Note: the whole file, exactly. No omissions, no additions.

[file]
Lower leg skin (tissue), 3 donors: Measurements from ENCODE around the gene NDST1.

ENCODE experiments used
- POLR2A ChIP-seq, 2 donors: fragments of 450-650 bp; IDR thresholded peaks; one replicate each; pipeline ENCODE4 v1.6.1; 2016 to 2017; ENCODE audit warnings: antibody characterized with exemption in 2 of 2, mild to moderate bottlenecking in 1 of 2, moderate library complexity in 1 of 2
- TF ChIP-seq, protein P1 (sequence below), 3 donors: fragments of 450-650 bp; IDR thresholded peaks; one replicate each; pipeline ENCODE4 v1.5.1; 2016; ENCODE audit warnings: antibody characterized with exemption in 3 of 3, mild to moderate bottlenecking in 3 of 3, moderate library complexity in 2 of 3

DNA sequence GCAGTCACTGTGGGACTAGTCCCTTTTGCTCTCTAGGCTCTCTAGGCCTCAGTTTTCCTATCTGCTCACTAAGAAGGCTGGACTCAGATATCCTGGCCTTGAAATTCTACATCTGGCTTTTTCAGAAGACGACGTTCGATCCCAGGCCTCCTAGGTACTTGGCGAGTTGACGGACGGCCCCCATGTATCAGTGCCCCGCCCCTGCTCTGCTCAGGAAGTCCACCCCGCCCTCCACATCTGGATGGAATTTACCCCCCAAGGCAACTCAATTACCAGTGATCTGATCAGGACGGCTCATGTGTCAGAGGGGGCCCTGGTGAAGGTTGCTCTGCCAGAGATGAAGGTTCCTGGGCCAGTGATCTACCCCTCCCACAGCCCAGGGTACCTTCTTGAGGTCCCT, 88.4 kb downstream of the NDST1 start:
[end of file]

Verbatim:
Lower leg skin (tissue), 3 donors: Measurements from ENCODE around the gene NDST1.

ENCODE experiments used
- POLR2A ChIP-seq, 2 donors: fragments of 450-650 bp; IDR thresholded peaks; one replicate each; pipeline ENCODE4 v1.6.1; 2016 to 2017; ENCODE audit warnings: antibody characterized with exemption in 2 of 2, mild to moderate bottlenecking in 1 of 2, moderate library complexity in 1 of 2
- TF ChIP-seq, protein P1 (sequence below), 3 donors: fragments of 450-650 bp; IDR thresholded peaks; one replicate each; pipeline ENCODE4 v1.5.1; 2016; ENCODE audit warnings: antibody characterized with exemption in 3 of 3, mild to moderate bottlenecking in 3 of 3, moderate library complexity in 2 of 3

DNA sequence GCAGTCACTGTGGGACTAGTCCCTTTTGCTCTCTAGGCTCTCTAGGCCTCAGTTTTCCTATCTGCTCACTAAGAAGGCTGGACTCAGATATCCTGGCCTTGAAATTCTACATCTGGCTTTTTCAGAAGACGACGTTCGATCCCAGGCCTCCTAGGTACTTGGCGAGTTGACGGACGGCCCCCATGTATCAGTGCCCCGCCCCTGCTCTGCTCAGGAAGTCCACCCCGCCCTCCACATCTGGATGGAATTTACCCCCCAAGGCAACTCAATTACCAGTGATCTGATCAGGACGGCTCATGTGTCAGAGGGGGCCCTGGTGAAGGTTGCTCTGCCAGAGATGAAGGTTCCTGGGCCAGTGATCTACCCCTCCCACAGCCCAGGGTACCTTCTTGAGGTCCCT, 88.4 kb downstream of the NDST1 start: